Increased Interest In Buying “Portable China” By Domestic Bidders At Auctions Around The World Has Wider Implications
Today, a piece on the internationalization of the Chinese yuan by Ha Jiming, the chief economist at China International Capital, China’s largest investment bank, was published on Forbes.com. Ha believes that — within the next decade — the yuan will be a fully internationalized currency, and that the implications for this will be important and far-ranging:
Not long ago, China’s currency, the yuan, wasn’t traded beyond the country’s borders. Yet in the next 10 years, it will become fully internationalized and join the ranks of the world’s main reserve currencies, beside the dollar and the yen.
The global march of the yuan is an extension of China’s success since the launch of its economic reforms 30 years ago. The status of a currency is commensurate with the economic power of a country. The U.S. share of global GDP, for instance, increased from 10% at the turn of the 20th century to 20% after World War I, raising the dollar’s importance; the rise in Japan’s share of global GDP from 7% in 1970 to 16% in 1988 also elevated the yen’s role as a reserve currency.
[T]he internationalization of the yuan will benefit China in general by increasing the appeal of Chinese assets and pool of investment funds. This is similar to what happens when a company’s stock becomes a blue chip. International demand for yen assets increased significantly in the 1980s, as did global demand for U.S. assets at the turn of the century.
Ha’s last point seems to be the most important in many ways, as it indicates the effect of the internationalization of the yuan on Chinese assets — which would, naturally, grow in value along with the yuan. This fits with what we’ve pointed out before, which is that portable Chinese assets (arts like antiques and contemporary artwork and other rare or scarce goods) should benefit the most from the globalization of the yuan.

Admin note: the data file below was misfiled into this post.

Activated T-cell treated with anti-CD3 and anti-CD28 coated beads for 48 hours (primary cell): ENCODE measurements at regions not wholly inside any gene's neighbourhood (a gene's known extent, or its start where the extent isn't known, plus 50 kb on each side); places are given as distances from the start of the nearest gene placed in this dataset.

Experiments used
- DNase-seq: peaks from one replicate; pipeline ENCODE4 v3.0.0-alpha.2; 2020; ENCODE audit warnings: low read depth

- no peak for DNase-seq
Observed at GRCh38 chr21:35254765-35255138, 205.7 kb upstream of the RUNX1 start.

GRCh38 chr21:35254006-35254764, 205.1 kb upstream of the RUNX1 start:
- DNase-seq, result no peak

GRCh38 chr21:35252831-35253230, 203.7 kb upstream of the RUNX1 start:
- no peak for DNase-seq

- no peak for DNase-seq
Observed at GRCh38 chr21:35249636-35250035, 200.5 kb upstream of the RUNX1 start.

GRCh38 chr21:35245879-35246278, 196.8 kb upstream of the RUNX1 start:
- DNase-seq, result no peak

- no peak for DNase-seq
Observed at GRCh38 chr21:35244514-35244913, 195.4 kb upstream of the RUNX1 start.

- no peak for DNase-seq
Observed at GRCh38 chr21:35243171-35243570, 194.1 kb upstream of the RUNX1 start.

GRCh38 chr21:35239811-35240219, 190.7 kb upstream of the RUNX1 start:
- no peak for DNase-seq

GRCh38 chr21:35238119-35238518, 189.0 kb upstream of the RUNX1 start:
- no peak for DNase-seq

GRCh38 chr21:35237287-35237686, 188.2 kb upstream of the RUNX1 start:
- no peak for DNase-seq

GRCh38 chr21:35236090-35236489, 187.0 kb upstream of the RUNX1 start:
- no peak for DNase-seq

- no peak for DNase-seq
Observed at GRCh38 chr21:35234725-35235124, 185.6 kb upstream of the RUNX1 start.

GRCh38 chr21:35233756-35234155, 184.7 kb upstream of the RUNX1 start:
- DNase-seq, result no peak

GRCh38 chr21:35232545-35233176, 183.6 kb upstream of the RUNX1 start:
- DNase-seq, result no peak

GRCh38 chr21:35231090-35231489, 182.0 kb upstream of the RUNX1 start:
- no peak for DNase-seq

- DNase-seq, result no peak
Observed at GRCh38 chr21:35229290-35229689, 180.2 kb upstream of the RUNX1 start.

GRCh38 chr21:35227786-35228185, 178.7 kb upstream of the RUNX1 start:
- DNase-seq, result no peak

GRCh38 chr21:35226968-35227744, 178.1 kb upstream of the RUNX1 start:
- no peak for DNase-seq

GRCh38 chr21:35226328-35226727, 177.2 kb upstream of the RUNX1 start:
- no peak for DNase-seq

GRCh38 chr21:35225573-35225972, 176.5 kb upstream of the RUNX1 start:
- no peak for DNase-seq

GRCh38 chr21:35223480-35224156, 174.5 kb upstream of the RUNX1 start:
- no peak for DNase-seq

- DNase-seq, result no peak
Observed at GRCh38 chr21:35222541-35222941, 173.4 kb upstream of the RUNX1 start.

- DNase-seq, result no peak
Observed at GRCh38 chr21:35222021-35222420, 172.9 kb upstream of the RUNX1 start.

Recently, Business Intelligence also looked into China’s monetary policies, and the long-term effects macroeconomic market forces will have on investors in “portable Chinese assets” as well as China itself:
In a series of recent policy moves and announcements through official channels, or increasingly through indirect ‘economic ambassador’ addressing conferences or talking to western reporters, China’s intentions and ambitions are becoming clearer.
In June, a ’senior researcher with the ruling Communist Party’ said China should buy more gold because the dollar is poised for a fall and the metal is needed to support the greater international role envisaged for the yuan.
Li Lianzhong, who heads the economic department of the Party’s policy research office, said China should use more of its US$1.95 trillion in foreign exchange reserves to buy energy and natural resource assets.
[A] combination of recent ‘revelations’, including the IMF SDR-bond issue, the Hong Kong Yuan bonds, the doubling of gold reserves, and the “Beijing Put” can only be positive for gold and negative for the Dollar.
If Ha’s op-ed and other articles like it are correct, and the yuan does, indeed, become a more global currency, investors who put their money into China-based assets could potentially benefit quite a bit. Although larger investments like real estate in China are nothing if not shaky (sometimes literally), portable assets have gained popularity in recent years because they are easy to transport and are a form of “moveable China” that can be kept safely for years until the investor is ready to sell them. One of the most popular forms of “portable China” is, of course, art. While antiquities have traditionally been popular among western collectors and investors over the years, contemporary Chinese art has been seen as a form of portable investment over the last 20 years, with rapid growth seen in the last 5 years. While prices have adjusted along with other asset classes in the last year, we see contemporary art roughly corresponding with China’s economic growth and trending upward — particularly since domestic mainland Chinese collectors are becoming more numerous and home-grown auction houses like Poly and Guardian are gaining ground in the Asian auction market.
As the RMB gains both value in relation to other global currencies, holders of Chinese assets (particularly the portable ones) stand to gain from measures currently starting out, from China’s call for a more flexible world currency, to China’s early experiments with currency swaps, to the growing Chinese buyer base for assets of all kinds. Although individual markets may look like a rollercoaster sometimes — and art is no exception — macro-level issues existing outside of the art world, taking place in the meeting rooms of the IMF and in economic negotiations between two countries’ finance ministries, will inevitably affect the price of all types of assets in coming years — Art is no exception.